"Shouldn't that be 10 dollars? It's just an asthma inhaler."

He then replies,

"We can no longer sell the previous medication because the gas used to dispense the medication does not meet the environmental greenhouse gas emission standards."

What is truly amazing is how he said it with such a straight, matter-of-fact face as if such an ridiculous assertion was true.

As what he told me began to sink in, I became agitated and that swiftly turned to seething indignation. Now, I rarely, if ever, get upset in public to where I "make a scene" if you know what I mean. Especially becoming pugnacious. I think the last time was in 7th grade where I had taken all the sass mouth bullying I could from Tom Brown and punched him repeatedly in the face.

I replied to the clerk in my controlled gentle voice and a smile on my face, "Excuse me? Are you kidding?"

"Nope," said the clerk, "The laws went into play just a while ago."

This is where my gentle voice became increasingly tense and punctuated with loud emphasis and the pointing and waving of my finger, so that by-standers thought they were on the verge of witnessing a public meltdown that would involve alerting law enforcement. I say,


The clerk, clearly now in agreement with my concern for the breakdown of our society at the hands of lunatic pseudo-scientific cranks, says,

"I know man, it's crazy isn't it? It's stupid." (My wife later told me he was probably told to say that by his manager to prevent any fights from breaking out).

I turned to face the other customers in line, maybe 5 or so, and loudly proclaimed, "This is why I hate leftist values and it will only get worse."

I would imagine that cryptic comment was lost on them anyways, but do they not understand how a basic health care item just increased in cost 150 percent? That is a significant increase just to stroke the consciences of the nanny state enviro-wackos who sincerely believe people are contributing to global warming by breathing in to their bodies a gas allegedly bad for the planet. Do we not see the absurdity of this farcical policy? Poorer people will now have higher costs to their medical care because of some fraudulent environmental impact beliefs.

Even more stunning will be the people who will genuinely argue something along the lines as, "Well, if everyone had health coverage then they would not have to worry about the personal costs."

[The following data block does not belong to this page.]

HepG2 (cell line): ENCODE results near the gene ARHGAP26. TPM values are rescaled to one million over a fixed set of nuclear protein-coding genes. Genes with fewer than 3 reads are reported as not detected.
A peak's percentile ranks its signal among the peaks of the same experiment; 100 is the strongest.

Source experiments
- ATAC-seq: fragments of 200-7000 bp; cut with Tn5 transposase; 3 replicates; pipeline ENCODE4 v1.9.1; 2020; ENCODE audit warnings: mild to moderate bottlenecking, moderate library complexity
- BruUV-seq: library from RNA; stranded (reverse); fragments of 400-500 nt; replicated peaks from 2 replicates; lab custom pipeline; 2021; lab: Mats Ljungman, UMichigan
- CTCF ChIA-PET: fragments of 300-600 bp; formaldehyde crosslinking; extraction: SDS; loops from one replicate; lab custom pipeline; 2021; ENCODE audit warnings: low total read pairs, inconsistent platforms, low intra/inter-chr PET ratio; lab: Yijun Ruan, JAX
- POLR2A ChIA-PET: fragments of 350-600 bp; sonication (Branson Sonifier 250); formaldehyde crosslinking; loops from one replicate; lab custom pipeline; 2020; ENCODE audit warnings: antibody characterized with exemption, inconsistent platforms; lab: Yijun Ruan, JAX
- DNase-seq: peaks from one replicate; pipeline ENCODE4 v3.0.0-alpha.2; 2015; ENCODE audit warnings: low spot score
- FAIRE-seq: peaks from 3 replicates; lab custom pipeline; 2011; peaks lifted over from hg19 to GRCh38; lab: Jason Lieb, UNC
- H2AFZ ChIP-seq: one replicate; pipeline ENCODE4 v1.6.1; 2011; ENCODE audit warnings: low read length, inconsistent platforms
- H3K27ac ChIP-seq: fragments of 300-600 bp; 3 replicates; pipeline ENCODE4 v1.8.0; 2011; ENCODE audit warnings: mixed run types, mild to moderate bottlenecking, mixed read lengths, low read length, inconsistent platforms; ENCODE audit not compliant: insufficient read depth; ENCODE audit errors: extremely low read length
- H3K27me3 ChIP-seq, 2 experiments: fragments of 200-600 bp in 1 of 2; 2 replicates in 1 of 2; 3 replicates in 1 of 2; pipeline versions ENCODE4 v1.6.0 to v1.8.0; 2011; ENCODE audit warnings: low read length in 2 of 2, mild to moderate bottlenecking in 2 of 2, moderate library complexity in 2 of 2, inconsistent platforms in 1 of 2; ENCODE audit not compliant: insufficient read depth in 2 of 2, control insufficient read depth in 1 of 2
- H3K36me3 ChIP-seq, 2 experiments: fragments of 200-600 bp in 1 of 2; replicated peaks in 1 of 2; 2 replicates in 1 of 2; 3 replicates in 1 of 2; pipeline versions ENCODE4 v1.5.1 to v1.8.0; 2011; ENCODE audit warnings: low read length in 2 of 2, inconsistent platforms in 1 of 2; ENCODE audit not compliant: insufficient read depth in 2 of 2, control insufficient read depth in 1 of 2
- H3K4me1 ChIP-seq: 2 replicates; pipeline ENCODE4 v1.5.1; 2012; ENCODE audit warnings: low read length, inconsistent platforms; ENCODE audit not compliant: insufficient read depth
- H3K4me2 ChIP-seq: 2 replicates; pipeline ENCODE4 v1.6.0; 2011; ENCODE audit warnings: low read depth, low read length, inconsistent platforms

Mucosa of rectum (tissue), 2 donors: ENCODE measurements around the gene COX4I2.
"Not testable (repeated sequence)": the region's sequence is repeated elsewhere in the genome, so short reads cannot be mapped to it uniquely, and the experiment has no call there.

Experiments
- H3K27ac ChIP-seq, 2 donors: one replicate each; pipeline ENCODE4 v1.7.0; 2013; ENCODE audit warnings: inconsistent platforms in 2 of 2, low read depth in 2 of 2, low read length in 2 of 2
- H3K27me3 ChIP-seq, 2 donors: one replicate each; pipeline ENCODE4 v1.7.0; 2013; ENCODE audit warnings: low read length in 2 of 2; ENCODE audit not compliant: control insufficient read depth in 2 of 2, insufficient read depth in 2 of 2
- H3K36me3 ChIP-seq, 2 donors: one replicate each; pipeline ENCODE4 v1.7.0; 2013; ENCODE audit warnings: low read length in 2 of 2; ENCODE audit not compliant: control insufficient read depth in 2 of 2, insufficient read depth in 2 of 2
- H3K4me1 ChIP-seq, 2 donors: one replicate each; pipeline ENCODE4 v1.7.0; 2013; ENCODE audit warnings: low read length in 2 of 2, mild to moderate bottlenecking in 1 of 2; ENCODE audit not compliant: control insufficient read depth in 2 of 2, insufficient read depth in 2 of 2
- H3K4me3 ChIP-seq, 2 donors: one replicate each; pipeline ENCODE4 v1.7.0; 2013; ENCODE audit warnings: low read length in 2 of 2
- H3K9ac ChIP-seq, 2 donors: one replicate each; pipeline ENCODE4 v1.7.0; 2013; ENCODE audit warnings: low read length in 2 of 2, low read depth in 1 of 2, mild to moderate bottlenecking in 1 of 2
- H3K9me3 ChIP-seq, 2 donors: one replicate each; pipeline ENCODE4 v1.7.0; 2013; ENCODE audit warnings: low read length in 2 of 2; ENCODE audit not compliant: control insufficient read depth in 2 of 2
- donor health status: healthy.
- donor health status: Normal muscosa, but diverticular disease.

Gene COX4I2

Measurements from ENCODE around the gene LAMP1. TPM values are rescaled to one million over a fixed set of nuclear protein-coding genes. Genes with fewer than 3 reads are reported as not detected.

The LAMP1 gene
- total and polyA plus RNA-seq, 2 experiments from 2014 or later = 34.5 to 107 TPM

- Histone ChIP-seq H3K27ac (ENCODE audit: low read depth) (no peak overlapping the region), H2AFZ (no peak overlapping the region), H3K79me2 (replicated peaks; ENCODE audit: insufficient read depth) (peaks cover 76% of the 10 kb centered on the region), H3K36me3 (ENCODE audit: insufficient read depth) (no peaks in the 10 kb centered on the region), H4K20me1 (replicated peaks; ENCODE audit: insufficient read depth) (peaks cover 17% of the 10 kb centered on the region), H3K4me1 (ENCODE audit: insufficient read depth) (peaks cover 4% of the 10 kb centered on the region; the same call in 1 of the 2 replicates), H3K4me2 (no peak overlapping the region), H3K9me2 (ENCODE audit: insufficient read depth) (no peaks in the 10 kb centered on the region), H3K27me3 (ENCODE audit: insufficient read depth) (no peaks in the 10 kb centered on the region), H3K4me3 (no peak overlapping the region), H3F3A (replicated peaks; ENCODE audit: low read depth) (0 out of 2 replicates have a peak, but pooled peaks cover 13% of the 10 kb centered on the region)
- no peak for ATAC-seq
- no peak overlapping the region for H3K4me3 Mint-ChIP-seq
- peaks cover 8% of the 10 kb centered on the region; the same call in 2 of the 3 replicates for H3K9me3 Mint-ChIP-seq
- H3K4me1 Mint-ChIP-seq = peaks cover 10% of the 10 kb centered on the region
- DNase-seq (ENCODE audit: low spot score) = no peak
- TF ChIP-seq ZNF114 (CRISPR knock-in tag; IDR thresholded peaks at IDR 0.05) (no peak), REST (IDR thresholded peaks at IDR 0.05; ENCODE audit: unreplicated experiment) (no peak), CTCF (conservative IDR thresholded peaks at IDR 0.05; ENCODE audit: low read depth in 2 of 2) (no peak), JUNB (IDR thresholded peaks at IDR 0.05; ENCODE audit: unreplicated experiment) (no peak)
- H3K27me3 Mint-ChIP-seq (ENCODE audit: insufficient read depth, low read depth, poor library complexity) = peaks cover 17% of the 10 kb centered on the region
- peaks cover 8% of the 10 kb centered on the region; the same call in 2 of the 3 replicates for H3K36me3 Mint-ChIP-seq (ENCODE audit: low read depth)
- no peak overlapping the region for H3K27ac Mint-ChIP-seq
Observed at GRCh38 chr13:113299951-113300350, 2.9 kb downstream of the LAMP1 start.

This is the clearest example of why we need a separation of leftism and state.

Labels: , ,

Saturday, November 22, 2008

It's Not a Tumah

Straight from House, MD.

So this lady experiences headaches and goes to the doctor to get it checked out, only to be diagnosed with a brain tumor. The family grieves, an emergency surgery is scheduled, and when the surgeons get into her head to remove the tumor they discovered,


Duhn, Duhn, Duhn.....

As icky as a worm boring into your brain like an apple can be, at least she should be happy that she doesn't have cancer.


Friday, November 21, 2008

Dr. Phil in the House

Phil Johnson of TeamPyro fame (and my boss .... though he isn't really bossy), was on Todd Friel's Way of the Master radio - soon to be retitled Wretched Radio as of Dec. 1st - for two hours answering questions. Extremely entertaining and worth the listen.

Listen on-line or download to the player.

Hour 1

Hour 2


Thursday, November 20, 2008

Addendum to Israel and the Land

In the meta under my last post addressing Sam Waldron's study of Romans 9:6, a discussion popped up on the fulfillment of the land promises to Israel. Many amillers (and some postmillers) understand those promises as having been fulfilled. One commenter noted Joshua 21:43-45 which reads (in the NKJV),

43 So the LORD gave to Israel all the land of which He had sworn to give to their fathers, and they took possession of it and dwelt in it. 44 The LORD gave them rest all around, according to all that He had sworn to their fathers. And not a man of all their enemies stood against them; the LORD delivered all their enemies into their hand. 45 Not a word failed of any good thing which the LORD had spoken to the house of Israel. All came to pass.

I would simply note that the key discussion in Romans 9-11, chapter 11 specifically, is Israel's restoration, not total fulfillment of the initial promise. Of course the first objection one would make is that Paul no where mentions the land in Romans 11. I simply argue that there is plenty of OT prophecy connecting the restoration of Israel to the permanent indwelling of the land that a Bible student knows when Paul speaks of a remnant begin restored, the land is certainly in view as well. Besides, Paul's main point in Romans 9-11 is to explain why the Jews are in unbelief, not discuss the land.

Some of those OT prophecies concern Israel and the land are Isaiah 11:12-16, Jeremiah 31:31-37, Amos 9:13-15 (take specific note of vs. 15 where the prophet states, I will plant them in their land and no longer shall they be pulled up from the land I have given them), and Zechariah 10:6-12, 14:10, 11.

Matt Waymeyer, who maintains the Expository Thoughts blog, was kind enough to send along to me some articles he had written which helps to supplement this discussion:

More on the Land Promises

The Salvation of Israel in Romans (from the Shepherd's Fellowship blog. The comment debate in the meta is worth the read, too)

He did not list it among his links, but I would also add Matt's article published in The Master's Seminary Journal,

The Dual Status of Israel in Romans 11:28

I would further add Robert Dean's article critiquing O Palmer Robertson's popular Reformed approach to Romans 11,

A Critique of O Palmer Robertson's Interpretation of Romans 11

And lastly, Michael Vlach's brief article on Acts 1:6,7.

Does Acts 1:6-7 Teach a Restoration of the Nation Israel?


Monday, November 17, 2008

MacArthur's Millennial Manifesto - Rejoinder #4

... for they are not all Israel who are of Israel